We Don’t Talk About That
Breaking the Ice, a novella about ice-fishing and awakening love between two Wisconsin men, celebrates sports fishing and winter—and it also takes on passive homophobia. Ask your average person in the state about their thoughts on any LGBTQ issue and they’re likely to not say much. Being put on the spot is uncomfortable because, well, that’s not the Wisconsin way, to put people on the spot. If someone’s gay, that’s their business.
What’s the point in bringing it up?
There is a point, of course, but Wisconsin people would rather not get caught up in all that. My home state is maddeningly determined to let some things go unspoken. Friendliness is one of the state populations’ highest virtues, along with a justifiably famous willingness to pitch in and help each other in times of need. Being hostile simply isn’t in a Wisconsinite’s genes.
That isn’t to say people don’t give a darn. It’s just that acceptance of another person is not the same as approval of their lifestyle. I recall a conversation about a gay co-worker that turned to curiosity about what he did on weekends. “Well,” said one man, “He’s in my bowling league. He’s a damn good bowler.” Doesn’t it bother the other guys? asked another. “Don’t know. We don’t talk about that. We talk about work and bowling.”
To be sure there’s homophobia in Wisconsin. There’s also misogyny, and racism, and a deep antipathy to public transportation. For the most part, though, no one will hold much of anything—except for being a vile human being—against you, as long as you respect their right to feel differently. The state motto is “Forward,” and Wisconsin people believe in doing that, despite recent news stories about some well-known state politicians. After all, Wisconsin’s Territorial motto was “Civilization Succeeds Barbarism.” It was too long to fit on the new State Seal.
There’s a character in Breaking the Ice who exemplifies a common kind of passive homophobia not specific to Wisconsin but often found there. If asked, this character would say he’s not homophobic. He’s accepting of gay people. Knows a few. Works with them okay. Sure, he says things, but it’s just in good fun. It’s not homophobic because it’s not hostile… right? Actually, no… it’s not okay. And the story deals with that aspect.
John, who has been influenced by this character, finally wakes up to what he’s been doing while talking with bartender Sally:
She studied him from beneath graying bangs. “Why do you hang out with those loudmouths from the wire works? They only stop by after bowling because stirring up trouble is their idea of having fun. They’ve been coming in here trying to get under Matt’s skin ever since he got that job and they learned he meets here with his friends.”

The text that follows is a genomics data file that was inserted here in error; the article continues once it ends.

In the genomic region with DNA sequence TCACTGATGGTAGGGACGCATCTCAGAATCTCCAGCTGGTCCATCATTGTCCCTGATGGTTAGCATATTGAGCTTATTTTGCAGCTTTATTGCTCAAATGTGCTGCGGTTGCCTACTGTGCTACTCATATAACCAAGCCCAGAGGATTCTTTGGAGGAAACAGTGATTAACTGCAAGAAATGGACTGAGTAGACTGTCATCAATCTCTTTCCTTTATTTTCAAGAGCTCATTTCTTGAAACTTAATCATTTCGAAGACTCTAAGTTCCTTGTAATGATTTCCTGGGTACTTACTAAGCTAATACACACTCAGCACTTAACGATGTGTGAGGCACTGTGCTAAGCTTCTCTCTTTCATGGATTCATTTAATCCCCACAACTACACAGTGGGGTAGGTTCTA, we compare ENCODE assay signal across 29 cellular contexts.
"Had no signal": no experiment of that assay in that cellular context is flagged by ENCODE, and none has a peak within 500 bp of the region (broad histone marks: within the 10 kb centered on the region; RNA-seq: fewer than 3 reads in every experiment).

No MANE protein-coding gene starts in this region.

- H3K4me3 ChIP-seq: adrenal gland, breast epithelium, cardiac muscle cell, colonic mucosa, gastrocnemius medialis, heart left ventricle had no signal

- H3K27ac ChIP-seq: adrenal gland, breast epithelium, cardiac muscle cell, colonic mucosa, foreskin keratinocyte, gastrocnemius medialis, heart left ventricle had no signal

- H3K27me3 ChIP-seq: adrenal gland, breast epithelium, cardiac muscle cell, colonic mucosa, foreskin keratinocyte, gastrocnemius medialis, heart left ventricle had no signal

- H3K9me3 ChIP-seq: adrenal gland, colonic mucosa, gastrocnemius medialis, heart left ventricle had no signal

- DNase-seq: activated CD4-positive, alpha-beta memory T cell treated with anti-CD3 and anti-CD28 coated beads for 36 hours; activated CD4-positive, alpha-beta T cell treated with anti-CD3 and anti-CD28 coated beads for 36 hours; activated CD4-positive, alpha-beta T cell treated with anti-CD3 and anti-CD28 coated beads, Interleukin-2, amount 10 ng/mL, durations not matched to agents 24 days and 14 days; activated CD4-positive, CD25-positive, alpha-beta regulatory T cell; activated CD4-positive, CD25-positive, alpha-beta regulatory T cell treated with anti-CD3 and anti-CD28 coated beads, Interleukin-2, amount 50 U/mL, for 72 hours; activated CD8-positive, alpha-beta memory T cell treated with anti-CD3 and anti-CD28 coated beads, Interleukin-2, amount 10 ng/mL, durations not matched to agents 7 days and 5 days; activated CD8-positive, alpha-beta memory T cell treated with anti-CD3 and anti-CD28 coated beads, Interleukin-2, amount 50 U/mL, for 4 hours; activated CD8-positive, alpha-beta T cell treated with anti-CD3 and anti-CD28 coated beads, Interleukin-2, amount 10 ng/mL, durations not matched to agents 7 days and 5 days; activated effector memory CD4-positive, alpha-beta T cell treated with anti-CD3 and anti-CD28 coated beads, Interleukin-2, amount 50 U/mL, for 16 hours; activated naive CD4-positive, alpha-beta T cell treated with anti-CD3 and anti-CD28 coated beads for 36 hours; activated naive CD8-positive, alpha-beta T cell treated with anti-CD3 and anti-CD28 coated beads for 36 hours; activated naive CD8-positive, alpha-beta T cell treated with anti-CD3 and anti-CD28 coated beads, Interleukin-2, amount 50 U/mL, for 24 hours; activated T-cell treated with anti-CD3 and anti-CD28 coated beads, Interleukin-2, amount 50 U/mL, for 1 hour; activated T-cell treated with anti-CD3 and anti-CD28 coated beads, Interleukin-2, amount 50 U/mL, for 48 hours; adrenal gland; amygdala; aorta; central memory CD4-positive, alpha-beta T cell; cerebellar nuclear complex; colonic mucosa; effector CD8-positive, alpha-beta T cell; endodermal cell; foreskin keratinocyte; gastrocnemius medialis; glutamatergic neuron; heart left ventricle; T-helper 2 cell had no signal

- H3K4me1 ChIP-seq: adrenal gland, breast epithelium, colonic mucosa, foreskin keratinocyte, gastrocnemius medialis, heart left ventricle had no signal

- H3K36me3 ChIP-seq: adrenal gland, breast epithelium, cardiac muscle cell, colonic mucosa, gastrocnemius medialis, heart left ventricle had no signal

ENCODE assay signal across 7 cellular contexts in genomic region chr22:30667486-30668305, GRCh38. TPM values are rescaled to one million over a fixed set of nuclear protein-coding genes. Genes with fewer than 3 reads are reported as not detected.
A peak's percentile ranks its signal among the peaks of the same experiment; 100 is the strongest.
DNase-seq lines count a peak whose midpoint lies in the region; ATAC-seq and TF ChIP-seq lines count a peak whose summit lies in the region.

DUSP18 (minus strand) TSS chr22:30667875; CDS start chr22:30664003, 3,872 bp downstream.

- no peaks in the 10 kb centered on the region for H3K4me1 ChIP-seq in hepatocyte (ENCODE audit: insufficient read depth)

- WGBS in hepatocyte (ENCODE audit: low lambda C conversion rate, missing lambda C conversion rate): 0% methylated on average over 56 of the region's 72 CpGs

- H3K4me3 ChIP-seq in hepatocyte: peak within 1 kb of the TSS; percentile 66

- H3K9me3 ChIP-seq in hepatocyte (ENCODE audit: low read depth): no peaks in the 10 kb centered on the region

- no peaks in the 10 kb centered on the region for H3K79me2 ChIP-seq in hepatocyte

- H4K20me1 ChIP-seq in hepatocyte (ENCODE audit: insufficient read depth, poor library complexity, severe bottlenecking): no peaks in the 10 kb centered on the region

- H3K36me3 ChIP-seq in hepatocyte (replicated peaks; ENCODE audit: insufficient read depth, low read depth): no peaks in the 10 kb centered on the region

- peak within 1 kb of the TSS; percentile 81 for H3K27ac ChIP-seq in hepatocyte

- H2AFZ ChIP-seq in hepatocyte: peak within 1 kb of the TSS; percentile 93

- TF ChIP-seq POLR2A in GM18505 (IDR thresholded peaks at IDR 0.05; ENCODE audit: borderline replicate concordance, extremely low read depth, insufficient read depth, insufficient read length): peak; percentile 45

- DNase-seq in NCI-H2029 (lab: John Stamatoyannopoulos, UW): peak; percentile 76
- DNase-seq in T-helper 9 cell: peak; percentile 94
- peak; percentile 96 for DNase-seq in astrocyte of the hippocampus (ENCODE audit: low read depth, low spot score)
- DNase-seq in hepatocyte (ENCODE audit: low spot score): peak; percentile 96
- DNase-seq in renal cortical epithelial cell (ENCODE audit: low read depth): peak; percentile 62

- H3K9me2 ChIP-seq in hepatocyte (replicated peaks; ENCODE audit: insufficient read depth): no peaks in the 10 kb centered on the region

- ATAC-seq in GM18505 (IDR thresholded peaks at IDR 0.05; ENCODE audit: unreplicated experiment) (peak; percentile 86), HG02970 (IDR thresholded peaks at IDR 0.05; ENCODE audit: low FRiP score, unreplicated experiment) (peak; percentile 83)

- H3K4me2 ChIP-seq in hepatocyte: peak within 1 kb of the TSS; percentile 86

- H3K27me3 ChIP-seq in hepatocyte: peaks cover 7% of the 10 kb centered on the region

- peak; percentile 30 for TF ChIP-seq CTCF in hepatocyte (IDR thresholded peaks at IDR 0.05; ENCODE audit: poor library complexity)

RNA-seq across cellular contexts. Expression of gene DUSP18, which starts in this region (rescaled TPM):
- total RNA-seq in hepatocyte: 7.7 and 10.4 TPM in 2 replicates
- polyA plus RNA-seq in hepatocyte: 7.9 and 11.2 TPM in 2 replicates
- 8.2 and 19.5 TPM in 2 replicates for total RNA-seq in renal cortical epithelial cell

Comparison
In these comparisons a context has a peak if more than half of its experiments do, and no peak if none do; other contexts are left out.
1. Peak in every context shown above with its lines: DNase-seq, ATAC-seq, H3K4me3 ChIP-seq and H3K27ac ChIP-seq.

“It’s not like that.”
“Wouldn’t mind hearing your take on what it is like.”
“They think…. They told me he’s okay with it. He plays along. When bowling, he wiggles his ass and”—was he actually feeling his cheeks turn red?—“he wears rainbow shoes, he encourages them. He thinks it’s funny.”
“Maybe. Maybe not.”
Maybe not. He’d paid closer attention the other night and had seen the way Wasko’s jaw tightened, his lips pressed into a hard line. He hadn’t looked like a man having fun. Wasko might be playing along… but he wasn’t okay with it. Not even a little.
John felt sick. “Yeah. Maybe not.”
Homophobia isn’t always loud, or in your face. Sometimes it’s sneaky silent.
I asked a relative if she knew any gay outdoorsmen, or ice-fishers. She said, “Probably. But we don’t talk about that.”
So I’ve based the characters in Breaking the Ice on decades of Wisconsin people I’ve known and loved, admired and disagreed with. And some with whom I am totally on the same page because, you know, we have talked about that.
About the Book
Publisher: Dreamspinner Press
Series: States of Love
Length: 86 Pages
Release Date: April 19
Buy Links: Dreamspinner Press || Amazon || B&N || iBooks
Blurb: For Matt Wasko, February in Wisconsin is the best time of the year, and ice fishing on Lake Winnebago is his idea of heaven. With shanty villages cropping up, barbeques on the ice, monster sturgeon to spear, and plenty of booze to keep everybody warm, things couldn’t be better—until a surprise storm hits and an uninvited guest shows up at his frozen doorstep.
Matt’s not happy to see John Lutz, a coworker who cracks lame gay jokes at Matt’s expense. But John’s flimsy new ice shelter got blown across the lake, and it wouldn’t be right to leave even a jerk outside to freeze. Would it?
In the close quarters of Matt’s fabulous ice shanty, between stripping off wet clothes, misadventures with bait, and a fighting trophy-sized walleye, the two men discover creative ways to keep the cold at bay. And when John confesses his long-running attraction, Matt must decide if he can believe in John’s change of heart—and crack the ice for a chance at finding love.
About the Author
Tali Spencer delights in erotic fantasy and adventure, creating worlds where she can explore the heights and shadows of sexual passion. A hopeful romantic and lover of all things exotic, she also writes high fantasy and science fiction. If you would like to see inspiration pictures for her characters, or glimpse how she envisions her worlds, including works in progress, check out her Pinterest boards.